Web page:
Tuesday, July 14, 2009

Sense of the City

(This is a little late. I have been home with my family. It was a lot of fun. I took a lot of pictures, you will probably be able to see them on my Picasa page. Also here is my latest article in The Urban Coaster.)

There is an unspoken rule with the Chicago Transit Authority (CTA) that most everyone follows. With few exceptions, everyone is deadly quite. No one talks to each other and everyone finds something to keep themselves busy. Some read. Some listen to music. Some stare out the window.

I usually go the rout of looking out the window, unless I have class and need to read a long assignment. You see a lot of the city from the CTA. The bus runs down on the streets in the muck of the dirt and depravity. And the train runs high up in a pulled out view that shows a whole new set of problems.

The el train runs pretty high up. It’s high enough to look down on top of the smaller buildings. Two and three flat apartments that look beautiful from street level look a little silly from above. Their plain tar roofs are in stark contrast to the decorative walls and windows. That tar contributes to the heat of the summer. Asphalt and concrete surfaces absorb the suns energy and releases it as heat, as opposed to the grass and trees of the country that use the energy to grow. The farm of my childhood was cooler than the city I currently call home.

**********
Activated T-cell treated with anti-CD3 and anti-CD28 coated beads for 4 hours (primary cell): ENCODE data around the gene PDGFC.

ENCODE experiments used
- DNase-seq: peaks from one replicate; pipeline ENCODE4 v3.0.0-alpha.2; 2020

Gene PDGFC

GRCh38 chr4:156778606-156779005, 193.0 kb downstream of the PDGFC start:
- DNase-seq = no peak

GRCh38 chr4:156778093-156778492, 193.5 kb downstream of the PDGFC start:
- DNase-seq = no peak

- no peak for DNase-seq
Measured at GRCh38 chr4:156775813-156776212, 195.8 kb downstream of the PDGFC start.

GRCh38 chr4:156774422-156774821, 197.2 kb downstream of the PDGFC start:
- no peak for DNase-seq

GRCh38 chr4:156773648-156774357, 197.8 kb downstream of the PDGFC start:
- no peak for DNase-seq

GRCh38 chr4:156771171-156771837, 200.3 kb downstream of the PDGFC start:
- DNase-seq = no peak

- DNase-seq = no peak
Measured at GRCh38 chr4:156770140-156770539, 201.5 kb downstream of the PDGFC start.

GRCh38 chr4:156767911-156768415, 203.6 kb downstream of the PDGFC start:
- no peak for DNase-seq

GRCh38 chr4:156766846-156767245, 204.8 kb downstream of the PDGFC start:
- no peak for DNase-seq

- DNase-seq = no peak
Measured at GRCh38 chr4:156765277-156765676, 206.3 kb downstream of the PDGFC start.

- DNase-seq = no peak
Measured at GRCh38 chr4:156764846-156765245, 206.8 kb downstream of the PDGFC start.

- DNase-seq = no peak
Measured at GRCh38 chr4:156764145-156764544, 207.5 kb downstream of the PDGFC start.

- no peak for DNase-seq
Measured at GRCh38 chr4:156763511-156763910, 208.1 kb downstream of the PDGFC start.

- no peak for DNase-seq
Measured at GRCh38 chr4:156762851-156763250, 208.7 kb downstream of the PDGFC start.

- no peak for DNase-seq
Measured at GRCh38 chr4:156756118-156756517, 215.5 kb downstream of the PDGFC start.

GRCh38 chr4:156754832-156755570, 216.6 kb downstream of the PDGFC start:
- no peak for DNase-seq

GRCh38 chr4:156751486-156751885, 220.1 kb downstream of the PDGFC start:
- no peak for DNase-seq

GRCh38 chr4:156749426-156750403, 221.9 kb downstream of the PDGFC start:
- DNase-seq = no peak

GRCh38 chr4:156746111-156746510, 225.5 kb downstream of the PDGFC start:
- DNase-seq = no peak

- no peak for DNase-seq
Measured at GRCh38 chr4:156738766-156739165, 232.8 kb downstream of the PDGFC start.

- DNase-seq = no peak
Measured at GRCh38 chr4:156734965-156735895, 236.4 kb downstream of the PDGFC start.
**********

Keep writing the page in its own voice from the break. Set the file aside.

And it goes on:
Even if everyone turned their tar roofs silver to reflect the sun, which some already have, I still don't think I would feel comfortable. It's still a lot of wasted space. On the farm we never really left an area with no purpose. Every place we wouldn't normally walk turned into a garden, or a flower circle, or left to it's own devices to grow wild plants and trees. These roofs are flat usable surfaces that are going to waste.

I'm not pretending that a few roof top gardens are going to save the world or even cool down the city, but it would sure be pretty to look at. I wish I had my own roof to plant fruits and vegetables on. It seems like it would be fun, and it would bring a bit of my old home to my new one.

These are just a few ideas that run through my head on the el. The train is the opposite of a sensory deprivation chamber, so much information comes at me that my brain turns in on itself and I get lost in my own thoughts. It gets even more true when the Red Line goes underground. The Click-Clack of the wheels echo off the tunnel walls and turn into a roar loud enough to drown out the children yelling behind me. The outside is so dark the windows turn into an almost perfect mirror, reflecting the reflections from the other side of the train.

I don't ride the train much any more. The bus has been able to take me where I want to go. But if absence makes the heart grow fonder, it also makes curiosity grow stronger. Little things I take for granted become much more interesting when I don't see them for a while.

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